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      11-16-2014, 02:28 PM   #67
Bowser330
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Check out phantom electric superchargers. They are using electric motors to drive centrifugal compressors.

They have dyno proven results in several types of cars.

Unfortunately the systems are rather small however I wonder if two systems one for each turbo could work on the S55.

Compounding turbo technology could be an alternate to turbo upgrades, by pre-pressurizing the air charge the pressure ratios are multiplied and the stock turbos can produce higher than normal boost pressures more efficiently.

Thoughts?
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      11-16-2014, 03:39 PM   #68
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I thought this all initially sounded good but looking deeper the advantages seem to be unavailable from such a system under real world conditions.

Using electricity to drive the T/C at low engine speeds will help reduce lag but the electricity has to come from somewhere, unless you are driving with sufficient load after pulling away (a situation where a normal waste gate would be opening) there can be no electric generation without slowing the turbo, the charge used for spooling the turbo will need to be replenished from the vehicles electrical system.
Conversely If you are driving under high loads where you have plenty of excess exhaust to drive the generator this charge needs to be stored somewhere, should the battery reach a state of full charge you have no facility to stop the turbo over spooling unless the waste gate is retained.
Based on this it would seem that the battery sizing and initial charge state would need to be tailored to the actual driving conditions the vehicle is about to experience to be fully effective.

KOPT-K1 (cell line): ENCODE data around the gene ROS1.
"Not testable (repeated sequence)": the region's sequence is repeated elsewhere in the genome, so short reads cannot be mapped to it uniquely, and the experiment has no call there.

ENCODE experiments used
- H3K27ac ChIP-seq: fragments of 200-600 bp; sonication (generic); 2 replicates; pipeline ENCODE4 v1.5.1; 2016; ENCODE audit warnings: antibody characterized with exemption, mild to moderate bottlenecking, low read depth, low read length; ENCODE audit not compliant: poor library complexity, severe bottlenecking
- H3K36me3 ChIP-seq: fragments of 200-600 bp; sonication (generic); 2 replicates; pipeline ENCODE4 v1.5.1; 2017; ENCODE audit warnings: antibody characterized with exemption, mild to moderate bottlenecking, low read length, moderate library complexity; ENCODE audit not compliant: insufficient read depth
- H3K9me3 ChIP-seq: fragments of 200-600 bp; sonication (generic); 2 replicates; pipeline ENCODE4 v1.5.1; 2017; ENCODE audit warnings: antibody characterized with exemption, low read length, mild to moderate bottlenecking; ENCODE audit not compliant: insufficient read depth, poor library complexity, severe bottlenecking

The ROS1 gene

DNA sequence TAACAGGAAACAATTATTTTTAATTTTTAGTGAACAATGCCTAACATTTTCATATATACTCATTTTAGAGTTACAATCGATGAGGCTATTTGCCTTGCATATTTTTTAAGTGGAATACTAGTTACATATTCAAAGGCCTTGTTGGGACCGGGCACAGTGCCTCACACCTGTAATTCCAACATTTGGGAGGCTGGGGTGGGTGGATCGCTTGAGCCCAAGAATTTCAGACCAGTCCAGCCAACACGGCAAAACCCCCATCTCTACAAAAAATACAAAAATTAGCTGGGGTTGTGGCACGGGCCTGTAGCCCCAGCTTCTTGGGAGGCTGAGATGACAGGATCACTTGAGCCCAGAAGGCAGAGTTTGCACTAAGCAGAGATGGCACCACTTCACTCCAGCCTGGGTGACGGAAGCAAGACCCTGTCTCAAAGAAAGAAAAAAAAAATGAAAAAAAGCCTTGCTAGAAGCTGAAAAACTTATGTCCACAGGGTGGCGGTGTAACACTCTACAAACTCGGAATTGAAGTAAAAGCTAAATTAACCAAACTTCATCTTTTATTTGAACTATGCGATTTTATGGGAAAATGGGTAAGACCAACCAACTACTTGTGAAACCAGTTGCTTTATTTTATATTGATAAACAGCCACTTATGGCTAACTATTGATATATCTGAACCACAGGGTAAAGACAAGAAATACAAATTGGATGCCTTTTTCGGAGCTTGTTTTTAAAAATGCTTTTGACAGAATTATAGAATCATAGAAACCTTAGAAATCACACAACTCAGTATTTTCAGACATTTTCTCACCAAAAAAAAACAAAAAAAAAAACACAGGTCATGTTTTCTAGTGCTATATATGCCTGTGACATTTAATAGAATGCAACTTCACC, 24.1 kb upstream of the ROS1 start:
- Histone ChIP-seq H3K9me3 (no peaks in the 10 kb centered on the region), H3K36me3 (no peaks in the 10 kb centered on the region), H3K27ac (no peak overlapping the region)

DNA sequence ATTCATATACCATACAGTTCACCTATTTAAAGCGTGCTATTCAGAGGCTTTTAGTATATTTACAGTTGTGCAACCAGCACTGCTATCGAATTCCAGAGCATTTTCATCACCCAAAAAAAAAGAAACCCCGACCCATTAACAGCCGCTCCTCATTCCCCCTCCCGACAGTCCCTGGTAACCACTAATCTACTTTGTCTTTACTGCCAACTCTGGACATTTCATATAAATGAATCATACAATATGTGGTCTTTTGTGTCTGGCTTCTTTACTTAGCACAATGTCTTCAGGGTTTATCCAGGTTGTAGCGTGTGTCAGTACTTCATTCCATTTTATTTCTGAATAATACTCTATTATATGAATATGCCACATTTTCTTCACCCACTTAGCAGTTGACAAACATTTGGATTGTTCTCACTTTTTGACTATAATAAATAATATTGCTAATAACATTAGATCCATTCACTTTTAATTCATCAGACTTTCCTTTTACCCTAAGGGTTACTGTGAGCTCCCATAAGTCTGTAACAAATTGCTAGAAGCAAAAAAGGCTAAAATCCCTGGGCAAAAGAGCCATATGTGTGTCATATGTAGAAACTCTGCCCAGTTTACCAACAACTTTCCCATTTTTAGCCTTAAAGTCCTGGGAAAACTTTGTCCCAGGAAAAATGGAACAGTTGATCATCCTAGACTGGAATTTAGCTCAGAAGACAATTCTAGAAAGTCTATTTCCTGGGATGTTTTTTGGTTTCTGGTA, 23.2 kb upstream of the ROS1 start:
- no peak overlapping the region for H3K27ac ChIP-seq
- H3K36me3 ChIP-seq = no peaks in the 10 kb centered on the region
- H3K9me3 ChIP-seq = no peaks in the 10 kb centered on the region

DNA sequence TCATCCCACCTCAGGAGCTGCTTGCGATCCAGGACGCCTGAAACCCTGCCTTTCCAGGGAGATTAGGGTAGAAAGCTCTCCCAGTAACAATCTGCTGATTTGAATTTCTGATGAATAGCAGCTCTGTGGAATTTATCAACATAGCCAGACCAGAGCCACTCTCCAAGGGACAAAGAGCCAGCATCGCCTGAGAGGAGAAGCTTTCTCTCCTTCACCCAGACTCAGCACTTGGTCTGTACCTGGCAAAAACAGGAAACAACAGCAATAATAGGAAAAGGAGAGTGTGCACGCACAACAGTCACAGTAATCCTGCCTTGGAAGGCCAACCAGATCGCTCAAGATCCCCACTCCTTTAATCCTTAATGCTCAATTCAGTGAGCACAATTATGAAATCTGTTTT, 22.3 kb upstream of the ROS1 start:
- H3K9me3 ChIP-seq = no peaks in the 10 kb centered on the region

Other manufacturers have had success with combined turbo+supercharging which removes the need for the (heavy) batteries these systems would require. The supercharger is clutched in only at low rpm before the turbo spools up or under heavy throttle for increased performance, so as to minimize power taken from the engine.


Ultimately though, I feel that the anti lag system employed in the S55 (even though I'm not really sure quite how this works) is sufficient to render the concept of electric turbos redundant.


The electric supercharging concept mentioned in the previous post may be suitable as a performance upgrade but you would have to consider the size/weight of any batteries required to run this for any sustained length of time. A mechanical supercharger would be a more efficient option should you consider using the vehicles existing (or upgraded) electrical system as you cut out the losses associated with turning mechanical energy to electrical energy, electrical resistance and then turning it back to mechanical energy again.
An alternative idea would be to use the electrical supercharger like a rechargeable NOS system, having a much smaller battery being trickle charged from the vehicle when not in use but giving a short term bump in power at the push of a button, only when "needed", before waiting for the battery to recharge.
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      11-16-2014, 04:07 PM   #69
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Quote:
Originally Posted by Bowser330
Check out phantom electric superchargers. They are using electric motors to drive centrifugal compressors.

They have dyno proven results in several types of cars.

Unfortunately the systems are rather small however I wonder if two systems one for each turbo could work on the S55.

Compounding turbo technology could be an alternate to turbo upgrades, by pre-pressurizing the air charge the pressure ratios are multiplied and the stock turbos can produce higher than normal boost pressures more efficiently.